One of the principles of dangerous drugs management, such as diamorphine (heroin) is that there are two people who sign as correct the administered dosage…… Insulin is not classed as a dangerous drug, but now perhaps it should be… The potential for harm is just as great as for the opiates..

NHS boss Simon Stevens to base himself in London

Dennis Campbell reports in The Guardian 28th March 2014: NHS boss Simon Stevens to base himself in London (And all this applies to England, not Scotland, N. Ireland or Wales)

New chief executive opts for base in capital rather than at NHS England HQ, to improve ties with politicians and health bodies

The NHS‘s new boss plans to base himself in London, rather than at the organisation’s headquarters in Leeds, to give himself regular access to ministers and key national health bodies.

Simon Stevens, who starts as chief executive of NHS England on Tuesday, intends to spend more time in the capital than his predecessor, Sir David Nicholson.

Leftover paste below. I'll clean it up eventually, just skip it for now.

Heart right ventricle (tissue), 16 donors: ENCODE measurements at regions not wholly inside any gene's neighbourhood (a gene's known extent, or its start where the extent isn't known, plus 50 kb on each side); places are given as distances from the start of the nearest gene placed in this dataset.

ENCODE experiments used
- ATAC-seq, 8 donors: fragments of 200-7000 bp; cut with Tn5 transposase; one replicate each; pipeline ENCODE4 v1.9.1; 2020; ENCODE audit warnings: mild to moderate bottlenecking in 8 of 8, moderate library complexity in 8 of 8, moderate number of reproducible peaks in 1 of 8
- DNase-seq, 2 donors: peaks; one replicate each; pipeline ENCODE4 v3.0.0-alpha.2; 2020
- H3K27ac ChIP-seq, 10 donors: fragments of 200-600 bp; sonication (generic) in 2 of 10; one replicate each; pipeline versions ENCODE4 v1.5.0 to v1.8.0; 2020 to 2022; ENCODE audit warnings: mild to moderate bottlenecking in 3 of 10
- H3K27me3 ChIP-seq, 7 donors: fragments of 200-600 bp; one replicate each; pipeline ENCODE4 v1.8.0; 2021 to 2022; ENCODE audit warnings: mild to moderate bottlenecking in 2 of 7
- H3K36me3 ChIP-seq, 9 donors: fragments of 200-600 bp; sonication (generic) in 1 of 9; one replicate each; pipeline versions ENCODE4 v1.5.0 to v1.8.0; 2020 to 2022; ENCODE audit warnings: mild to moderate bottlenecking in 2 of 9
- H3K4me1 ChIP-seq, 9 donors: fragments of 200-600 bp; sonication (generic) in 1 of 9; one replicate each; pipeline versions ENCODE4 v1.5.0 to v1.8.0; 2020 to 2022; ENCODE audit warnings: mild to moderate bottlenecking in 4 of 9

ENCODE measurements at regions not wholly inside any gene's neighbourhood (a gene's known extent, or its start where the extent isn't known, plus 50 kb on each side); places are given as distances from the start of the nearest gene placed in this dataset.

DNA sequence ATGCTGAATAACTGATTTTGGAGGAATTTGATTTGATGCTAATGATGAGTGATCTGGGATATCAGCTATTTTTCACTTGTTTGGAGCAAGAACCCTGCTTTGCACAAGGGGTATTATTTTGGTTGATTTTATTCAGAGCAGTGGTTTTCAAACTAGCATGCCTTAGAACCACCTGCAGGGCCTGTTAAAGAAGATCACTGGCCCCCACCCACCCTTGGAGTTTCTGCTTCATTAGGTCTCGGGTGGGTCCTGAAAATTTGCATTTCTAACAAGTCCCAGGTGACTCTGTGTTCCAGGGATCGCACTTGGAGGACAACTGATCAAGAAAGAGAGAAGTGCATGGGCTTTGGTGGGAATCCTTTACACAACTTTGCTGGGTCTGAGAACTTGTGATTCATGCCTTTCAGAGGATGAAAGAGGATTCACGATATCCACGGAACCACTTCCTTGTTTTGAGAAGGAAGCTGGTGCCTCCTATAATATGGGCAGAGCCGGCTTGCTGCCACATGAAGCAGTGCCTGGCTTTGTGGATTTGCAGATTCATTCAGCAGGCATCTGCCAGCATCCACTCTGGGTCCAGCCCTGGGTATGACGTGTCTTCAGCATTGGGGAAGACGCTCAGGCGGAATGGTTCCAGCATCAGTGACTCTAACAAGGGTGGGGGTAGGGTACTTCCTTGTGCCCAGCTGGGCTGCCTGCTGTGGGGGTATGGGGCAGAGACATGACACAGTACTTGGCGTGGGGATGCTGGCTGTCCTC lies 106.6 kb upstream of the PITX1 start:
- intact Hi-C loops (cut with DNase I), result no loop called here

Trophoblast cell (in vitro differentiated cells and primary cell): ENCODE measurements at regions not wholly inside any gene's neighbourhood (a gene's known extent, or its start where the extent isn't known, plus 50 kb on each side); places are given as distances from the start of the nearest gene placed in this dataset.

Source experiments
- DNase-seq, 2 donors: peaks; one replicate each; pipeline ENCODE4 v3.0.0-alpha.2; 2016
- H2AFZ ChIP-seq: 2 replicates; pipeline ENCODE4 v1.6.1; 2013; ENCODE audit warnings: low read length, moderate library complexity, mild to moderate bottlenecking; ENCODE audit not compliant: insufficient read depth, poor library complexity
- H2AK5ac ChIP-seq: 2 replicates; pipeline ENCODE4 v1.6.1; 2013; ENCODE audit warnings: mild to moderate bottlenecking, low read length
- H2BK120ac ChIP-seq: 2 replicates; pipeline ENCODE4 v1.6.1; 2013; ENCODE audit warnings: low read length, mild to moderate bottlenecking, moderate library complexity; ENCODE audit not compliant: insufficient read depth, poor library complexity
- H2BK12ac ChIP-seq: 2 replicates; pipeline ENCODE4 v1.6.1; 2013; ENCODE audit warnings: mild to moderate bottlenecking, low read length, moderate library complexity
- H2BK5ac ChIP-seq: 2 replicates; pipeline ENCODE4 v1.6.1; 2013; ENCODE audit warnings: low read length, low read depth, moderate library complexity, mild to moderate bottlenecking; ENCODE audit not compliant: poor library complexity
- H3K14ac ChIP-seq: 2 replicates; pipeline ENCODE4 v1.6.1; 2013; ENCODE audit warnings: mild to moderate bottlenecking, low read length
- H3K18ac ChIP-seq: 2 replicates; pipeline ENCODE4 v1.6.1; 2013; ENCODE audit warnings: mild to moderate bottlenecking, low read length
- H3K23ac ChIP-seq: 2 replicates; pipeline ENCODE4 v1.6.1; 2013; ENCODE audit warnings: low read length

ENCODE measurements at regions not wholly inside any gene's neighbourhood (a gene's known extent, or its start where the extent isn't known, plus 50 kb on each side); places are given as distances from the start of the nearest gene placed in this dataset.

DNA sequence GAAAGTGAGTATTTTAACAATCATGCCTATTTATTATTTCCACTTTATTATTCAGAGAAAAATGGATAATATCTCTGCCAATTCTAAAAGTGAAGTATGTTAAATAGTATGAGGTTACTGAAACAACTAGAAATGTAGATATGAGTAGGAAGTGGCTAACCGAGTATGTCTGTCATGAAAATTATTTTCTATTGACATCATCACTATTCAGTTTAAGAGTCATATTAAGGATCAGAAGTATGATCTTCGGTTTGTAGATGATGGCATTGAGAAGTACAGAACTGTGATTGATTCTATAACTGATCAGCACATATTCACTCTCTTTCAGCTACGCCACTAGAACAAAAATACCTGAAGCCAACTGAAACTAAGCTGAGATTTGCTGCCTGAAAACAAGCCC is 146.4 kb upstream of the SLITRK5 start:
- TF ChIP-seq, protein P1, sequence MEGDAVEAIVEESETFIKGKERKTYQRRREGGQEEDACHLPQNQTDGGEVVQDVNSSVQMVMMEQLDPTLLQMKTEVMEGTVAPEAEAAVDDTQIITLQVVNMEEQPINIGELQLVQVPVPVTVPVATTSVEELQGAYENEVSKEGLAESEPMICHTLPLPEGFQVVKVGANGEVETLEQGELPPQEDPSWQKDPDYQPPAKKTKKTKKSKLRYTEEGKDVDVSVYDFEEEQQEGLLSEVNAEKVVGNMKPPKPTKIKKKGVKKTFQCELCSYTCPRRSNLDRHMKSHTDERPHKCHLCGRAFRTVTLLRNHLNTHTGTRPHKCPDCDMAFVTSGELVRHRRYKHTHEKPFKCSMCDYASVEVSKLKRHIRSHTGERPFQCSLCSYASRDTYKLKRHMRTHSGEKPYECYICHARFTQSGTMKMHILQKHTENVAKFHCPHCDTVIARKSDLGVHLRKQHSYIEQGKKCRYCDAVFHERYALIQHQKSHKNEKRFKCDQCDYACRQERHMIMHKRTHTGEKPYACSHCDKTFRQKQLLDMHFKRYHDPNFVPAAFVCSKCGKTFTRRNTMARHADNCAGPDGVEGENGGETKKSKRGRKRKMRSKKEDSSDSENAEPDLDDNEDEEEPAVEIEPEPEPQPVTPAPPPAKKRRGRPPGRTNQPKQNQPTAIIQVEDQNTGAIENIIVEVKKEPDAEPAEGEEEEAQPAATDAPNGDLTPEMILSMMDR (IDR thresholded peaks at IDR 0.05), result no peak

Stevens was an adviser on health policy to Labour health secretaries Frank Dobson and Alan Milburn between 1997 and 2001, then moved to Downing Street to work with Tony Blair but left in 2004 when he joined UnitedHealth, a large private health company in the US.

Despite his background in Labour politics – Stevens was once a local councillor in Lambeth, south London – he was seen by David Cameron as the outstanding candidate to replace Nicholson. Jeremy Hunt, the health secretary, ratified his appointment, but only after he received assurances that Stevens would attend Monday midday briefings in London at which Hunt meets senior NHS staff.